You can’t really guarantee a company won’t change his API, with policies, and pricing, right?
We are a broker. So as a broker we don’t own the API provider side. This is the case with the Public APIs, because with the Private APIs you are in charge of your own destiny, a different business model. But the public APIs, yes there is a risk to that. But you can do versioning and you can move developers from say version 1 to version 2. What really matters is that you advise them in time, so you say in 6 months we’re going to change the API to this one. That’s what we see. Otherwise if you do like Twitter like you change multiple times, then you’re going to break things – it’s bad practice and companies shouldn’t do it.
Do you show any of the infrastructure needs? Say if I sign up for the Twitter firehouse, I would need a lot of infrastructure to deal with that. Do you show some of the consequences of using an API?
At this point we do basic analytics, reporting, monitoring both for API providers and for the consumers. For example if a consumer subscribes to a plan for say 10 thousand calls per month, and you reach 8000 API calls, we send a notification to say hey you reached 80% of your quota. You may upgrade to a plan otherwise you may incur overcharges.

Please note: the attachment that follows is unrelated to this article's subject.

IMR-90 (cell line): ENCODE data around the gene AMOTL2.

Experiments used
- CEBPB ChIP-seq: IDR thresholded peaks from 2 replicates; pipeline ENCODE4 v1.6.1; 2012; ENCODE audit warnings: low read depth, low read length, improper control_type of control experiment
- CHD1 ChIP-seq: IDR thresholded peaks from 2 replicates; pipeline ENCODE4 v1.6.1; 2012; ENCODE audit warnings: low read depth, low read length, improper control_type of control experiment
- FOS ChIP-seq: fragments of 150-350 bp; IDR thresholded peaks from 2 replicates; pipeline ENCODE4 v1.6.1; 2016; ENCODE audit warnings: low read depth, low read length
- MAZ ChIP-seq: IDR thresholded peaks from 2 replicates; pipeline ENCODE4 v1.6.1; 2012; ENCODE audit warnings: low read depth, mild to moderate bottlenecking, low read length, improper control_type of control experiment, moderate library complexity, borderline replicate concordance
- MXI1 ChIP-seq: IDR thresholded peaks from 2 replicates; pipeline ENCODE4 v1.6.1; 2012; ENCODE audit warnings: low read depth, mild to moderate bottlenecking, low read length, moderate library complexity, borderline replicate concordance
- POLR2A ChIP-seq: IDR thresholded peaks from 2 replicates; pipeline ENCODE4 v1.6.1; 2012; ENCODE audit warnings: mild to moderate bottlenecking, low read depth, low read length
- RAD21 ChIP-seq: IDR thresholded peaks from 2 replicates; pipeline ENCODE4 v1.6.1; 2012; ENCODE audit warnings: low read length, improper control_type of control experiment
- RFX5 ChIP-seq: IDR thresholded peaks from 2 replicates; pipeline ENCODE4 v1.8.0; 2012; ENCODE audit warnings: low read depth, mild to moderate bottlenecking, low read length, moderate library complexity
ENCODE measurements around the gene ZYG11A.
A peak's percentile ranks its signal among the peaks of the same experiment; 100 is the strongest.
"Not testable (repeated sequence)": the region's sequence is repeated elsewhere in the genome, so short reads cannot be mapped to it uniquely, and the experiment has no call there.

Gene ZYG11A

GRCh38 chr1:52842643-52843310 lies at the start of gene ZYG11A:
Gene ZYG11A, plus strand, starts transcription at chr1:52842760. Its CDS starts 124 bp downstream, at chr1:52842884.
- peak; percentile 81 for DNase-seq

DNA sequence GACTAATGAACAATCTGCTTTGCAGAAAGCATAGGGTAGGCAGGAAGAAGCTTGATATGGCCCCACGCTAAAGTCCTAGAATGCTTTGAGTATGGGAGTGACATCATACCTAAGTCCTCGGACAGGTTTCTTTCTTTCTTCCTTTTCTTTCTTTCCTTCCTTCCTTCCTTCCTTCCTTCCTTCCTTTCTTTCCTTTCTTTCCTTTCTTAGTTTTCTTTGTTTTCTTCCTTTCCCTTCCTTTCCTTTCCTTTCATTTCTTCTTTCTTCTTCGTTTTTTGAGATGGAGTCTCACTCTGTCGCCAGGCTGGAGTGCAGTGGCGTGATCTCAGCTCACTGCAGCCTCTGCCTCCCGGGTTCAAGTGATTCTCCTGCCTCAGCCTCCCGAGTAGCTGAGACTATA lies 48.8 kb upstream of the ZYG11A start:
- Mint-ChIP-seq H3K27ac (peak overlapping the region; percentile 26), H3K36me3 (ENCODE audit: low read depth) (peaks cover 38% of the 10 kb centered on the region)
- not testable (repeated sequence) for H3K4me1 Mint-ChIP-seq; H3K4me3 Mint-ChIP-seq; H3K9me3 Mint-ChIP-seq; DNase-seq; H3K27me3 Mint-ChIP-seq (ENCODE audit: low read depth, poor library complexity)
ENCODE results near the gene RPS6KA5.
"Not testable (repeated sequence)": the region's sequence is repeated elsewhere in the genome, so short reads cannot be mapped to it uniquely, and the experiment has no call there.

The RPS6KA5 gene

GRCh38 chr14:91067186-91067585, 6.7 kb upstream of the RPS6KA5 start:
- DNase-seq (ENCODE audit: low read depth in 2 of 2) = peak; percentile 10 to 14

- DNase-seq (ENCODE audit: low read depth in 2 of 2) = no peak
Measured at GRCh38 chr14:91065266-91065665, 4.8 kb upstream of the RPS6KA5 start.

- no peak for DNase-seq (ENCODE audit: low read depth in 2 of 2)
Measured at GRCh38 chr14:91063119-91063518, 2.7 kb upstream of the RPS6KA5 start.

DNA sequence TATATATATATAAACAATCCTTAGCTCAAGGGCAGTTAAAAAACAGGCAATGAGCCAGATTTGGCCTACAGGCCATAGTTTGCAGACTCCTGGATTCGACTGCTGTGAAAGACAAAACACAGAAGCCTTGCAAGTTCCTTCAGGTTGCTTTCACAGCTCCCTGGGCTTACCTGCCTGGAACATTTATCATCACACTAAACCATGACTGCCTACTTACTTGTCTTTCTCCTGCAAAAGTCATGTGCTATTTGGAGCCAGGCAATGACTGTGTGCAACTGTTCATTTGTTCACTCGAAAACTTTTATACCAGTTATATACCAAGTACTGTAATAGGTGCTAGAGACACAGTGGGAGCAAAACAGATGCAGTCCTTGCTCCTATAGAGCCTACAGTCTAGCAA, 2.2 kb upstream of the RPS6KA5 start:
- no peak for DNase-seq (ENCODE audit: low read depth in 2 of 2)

Am I getting the same API as if I went directly to say Foursquare?
Yes correct. You also get a standardized way to consume APIs in Mashape with one API key. We also auto-generate the code snippets. Every API endpoint has a code snippet [shows screen] for PHP, Java, Python, Objective-C, Ruby, and .NET for Windows 8. So those are auto-generated for all APIs using the same Mashape logic and structure. So once you know how to consume one API in Mashape, you actually know how to consume them all. So the API is still the same.